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Wednesday, February 26, 2003
Out the porthole....down the rope...and onto the pier.
Glenn Hubbard has decided that he's done enough damage. Time to abandon ship.
Looks like he ran out on a $300 billion tab still sitting on the table.
posted by tbogg at 5:17 PM
Live from the AEI! It's the Bush Pie In The Sky Show.
In a nutshell. A superpower wants to go into a sovereign country and kill it's leader...and this will promote Democracy.
How did we ever come to be led by a smirking suit-monkey?
Don't answer that.....
posted by tbogg at 5:07 PM
Stuck inside of Florida with those California Blues again
Here I am, stuck in Delray Beach, which is truly God's waiting room (why don't they call it AARP City?) just working and hoping to get back home soon. I've been here since Sunday and have been out of the loop politically and socially. Here's what I have seen:
~~I got to see Ann Coulter (for the first time!) on Bill Maher's new HBO show last night. As I've mentioned before, I don't really watch TV, so this was my first exposure to the notorious man/woman. I can see why she isn't taken seriously; it's all schtick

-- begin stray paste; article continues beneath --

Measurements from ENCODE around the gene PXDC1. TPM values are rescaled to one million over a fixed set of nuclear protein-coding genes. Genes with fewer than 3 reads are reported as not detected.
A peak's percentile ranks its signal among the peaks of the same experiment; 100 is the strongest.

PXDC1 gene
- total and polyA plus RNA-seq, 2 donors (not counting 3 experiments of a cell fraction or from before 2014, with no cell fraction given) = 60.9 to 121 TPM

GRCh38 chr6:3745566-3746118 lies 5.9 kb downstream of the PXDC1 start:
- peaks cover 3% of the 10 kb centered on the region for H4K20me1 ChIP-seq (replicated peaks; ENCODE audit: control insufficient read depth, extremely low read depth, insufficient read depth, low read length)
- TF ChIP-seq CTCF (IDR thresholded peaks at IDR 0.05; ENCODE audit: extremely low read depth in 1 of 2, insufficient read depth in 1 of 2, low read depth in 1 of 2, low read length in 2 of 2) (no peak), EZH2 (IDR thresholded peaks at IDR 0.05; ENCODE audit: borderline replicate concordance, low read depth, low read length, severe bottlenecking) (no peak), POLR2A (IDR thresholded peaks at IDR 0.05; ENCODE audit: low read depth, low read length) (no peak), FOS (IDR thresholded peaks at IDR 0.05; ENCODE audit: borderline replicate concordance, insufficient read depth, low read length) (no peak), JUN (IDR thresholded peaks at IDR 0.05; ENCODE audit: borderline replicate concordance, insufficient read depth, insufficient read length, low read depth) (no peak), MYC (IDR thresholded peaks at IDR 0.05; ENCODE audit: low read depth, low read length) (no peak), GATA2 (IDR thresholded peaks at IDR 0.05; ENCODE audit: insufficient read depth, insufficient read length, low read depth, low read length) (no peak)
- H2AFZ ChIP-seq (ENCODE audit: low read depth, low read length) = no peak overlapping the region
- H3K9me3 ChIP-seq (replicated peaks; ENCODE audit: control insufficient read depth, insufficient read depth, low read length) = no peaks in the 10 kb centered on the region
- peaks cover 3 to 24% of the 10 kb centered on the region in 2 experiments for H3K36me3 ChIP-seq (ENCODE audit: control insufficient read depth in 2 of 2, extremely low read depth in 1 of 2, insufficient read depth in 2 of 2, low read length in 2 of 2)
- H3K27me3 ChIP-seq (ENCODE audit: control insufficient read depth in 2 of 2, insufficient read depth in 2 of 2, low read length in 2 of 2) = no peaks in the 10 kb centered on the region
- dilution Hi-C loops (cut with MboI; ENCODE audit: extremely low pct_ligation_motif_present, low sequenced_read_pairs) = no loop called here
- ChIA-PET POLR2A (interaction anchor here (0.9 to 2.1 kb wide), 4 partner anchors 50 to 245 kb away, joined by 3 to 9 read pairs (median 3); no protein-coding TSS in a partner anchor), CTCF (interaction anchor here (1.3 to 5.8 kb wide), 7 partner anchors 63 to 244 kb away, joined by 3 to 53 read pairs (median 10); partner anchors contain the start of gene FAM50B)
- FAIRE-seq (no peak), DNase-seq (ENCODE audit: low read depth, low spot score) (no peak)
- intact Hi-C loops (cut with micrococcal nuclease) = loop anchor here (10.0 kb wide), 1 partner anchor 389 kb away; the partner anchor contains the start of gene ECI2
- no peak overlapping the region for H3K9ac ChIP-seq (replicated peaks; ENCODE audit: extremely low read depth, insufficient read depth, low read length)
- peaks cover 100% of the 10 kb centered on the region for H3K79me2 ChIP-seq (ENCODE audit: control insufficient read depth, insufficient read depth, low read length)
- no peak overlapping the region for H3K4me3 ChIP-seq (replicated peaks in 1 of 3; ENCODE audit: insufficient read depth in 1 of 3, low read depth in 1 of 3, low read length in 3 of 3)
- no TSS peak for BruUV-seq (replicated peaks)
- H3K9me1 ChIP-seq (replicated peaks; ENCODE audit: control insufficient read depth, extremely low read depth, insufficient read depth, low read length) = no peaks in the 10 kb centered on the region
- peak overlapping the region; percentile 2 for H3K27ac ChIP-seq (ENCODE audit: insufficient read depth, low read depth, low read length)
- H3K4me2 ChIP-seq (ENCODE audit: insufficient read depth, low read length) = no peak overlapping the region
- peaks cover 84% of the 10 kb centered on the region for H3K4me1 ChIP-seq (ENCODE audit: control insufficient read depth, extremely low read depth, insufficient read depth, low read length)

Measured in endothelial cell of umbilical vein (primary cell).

(as my new friends here in Florida might call it). She is no more a serious political commentator than Limbaugh or your average air conditioner repairman. She just throws shit out there (as Maher pointed out several times) as well as baldfaced lies (which Maher also pointed out), and then fails to back anything up, choosing instead to change the subject. I wouldn't call her a dumb blonde since she lacks their more endearing qualities. Just call her a wasp-y self-promoter who's closer to the end of her 15 minutes of fame than the beginning.
~~Looks like the press is finally starting to really ask questions about the cost of the war. About time....slackers.
~~I actually enjoyed seeing Ari Fleischer at work (also for the first time). You have to admire him in the same way that you can admire Pete Rose; a sleazy, reprehensible, slimeball who is good at a couple of things. In Ari's case it's lying & slithering around questions.
~~My flight from San Diego was full of Christian Missionaries going to Houston. Too bad the Rapture didn't happen. I could have used the leg room.
~~Why does anyone employ Margaret Carlson? She's a more moderate Mona Charen....and equally worthless.
~~Dial-up sucks more
~~The Bush administration sucks the most.
I wanna go home.
posted by tbogg at 1:45 PM
Friday, February 21, 2003
Tbogg has left the building...
Since I have to leave town on a rare business trip, I don't expect that I will be blogging again until next weekend 3/1.
You'll get over it.
I will be in lovely Delray Beach, Florida for the duration...lucky me. Florida with a flight change in Houston. Proof that god hates atheists.
In the meantime please keep up to date by checking in with all the good folks in the Hot Links. Because someone
has to keep an eye on President Cowardly Lyin'.